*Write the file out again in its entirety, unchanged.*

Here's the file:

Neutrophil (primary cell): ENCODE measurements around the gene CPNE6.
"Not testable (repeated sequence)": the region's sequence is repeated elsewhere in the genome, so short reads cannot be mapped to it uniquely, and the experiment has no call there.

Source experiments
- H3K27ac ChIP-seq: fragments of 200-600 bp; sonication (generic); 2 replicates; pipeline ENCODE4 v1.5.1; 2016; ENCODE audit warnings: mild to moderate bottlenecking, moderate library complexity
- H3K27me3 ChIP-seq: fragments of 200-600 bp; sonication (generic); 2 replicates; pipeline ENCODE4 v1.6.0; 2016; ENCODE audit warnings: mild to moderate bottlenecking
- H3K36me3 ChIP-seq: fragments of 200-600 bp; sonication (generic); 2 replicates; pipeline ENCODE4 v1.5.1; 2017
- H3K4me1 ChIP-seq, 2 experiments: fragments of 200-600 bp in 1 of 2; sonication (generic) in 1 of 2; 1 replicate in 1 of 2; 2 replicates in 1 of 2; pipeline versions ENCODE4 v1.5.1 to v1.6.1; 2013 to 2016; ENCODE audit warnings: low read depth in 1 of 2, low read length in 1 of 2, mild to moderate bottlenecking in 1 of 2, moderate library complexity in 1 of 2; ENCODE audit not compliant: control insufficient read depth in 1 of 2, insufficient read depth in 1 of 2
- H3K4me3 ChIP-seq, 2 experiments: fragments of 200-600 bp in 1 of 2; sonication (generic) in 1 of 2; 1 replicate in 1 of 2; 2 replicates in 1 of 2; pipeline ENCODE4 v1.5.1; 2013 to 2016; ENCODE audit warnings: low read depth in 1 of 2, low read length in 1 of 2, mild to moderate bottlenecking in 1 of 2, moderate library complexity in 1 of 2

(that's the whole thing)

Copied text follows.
Neutrophil (primary cell): ENCODE measurements around the gene CPNE6.
"Not testable (repeated sequence)": the region's sequence is repeated elsewhere in the genome, so short reads cannot be mapped to it uniquely, and the experiment has no call there.

Source experiments
- H3K27ac ChIP-seq: fragments of 200-600 bp; sonication (generic); 2 replicates; pipeline ENCODE4 v1.5.1; 2016; ENCODE audit warnings: mild to moderate bottlenecking, moderate library complexity
- H3K27me3 ChIP-seq: fragments of 200-600 bp; sonication (generic); 2 replicates; pipeline ENCODE4 v1.6.0; 2016; ENCODE audit warnings: mild to moderate bottlenecking
- H3K36me3 ChIP-seq: fragments of 200-600 bp; sonication (generic); 2 replicates; pipeline ENCODE4 v1.5.1; 2017
- H3K4me1 ChIP-seq, 2 experiments: fragments of 200-600 bp in 1 of 2; sonication (generic) in 1 of 2; 1 replicate in 1 of 2; 2 replicates in 1 of 2; pipeline versions ENCODE4 v1.5.1 to v1.6.1; 2013 to 2016; ENCODE audit warnings: low read depth in 1 of 2, low read length in 1 of 2, mild to moderate bottlenecking in 1 of 2, moderate library complexity in 1 of 2; ENCODE audit not compliant: control insufficient read depth in 1 of 2, insufficient read depth in 1 of 2
- H3K4me3 ChIP-seq, 2 experiments: fragments of 200-600 bp in 1 of 2; sonication (generic) in 1 of 2; 1 replicate in 1 of 2; 2 replicates in 1 of 2; pipeline ENCODE4 v1.5.1; 2013 to 2016; ENCODE audit warnings: low read depth in 1 of 2, low read length in 1 of 2, mild to moderate bottlenecking in 1 of 2, moderate library complexity in 1 of 2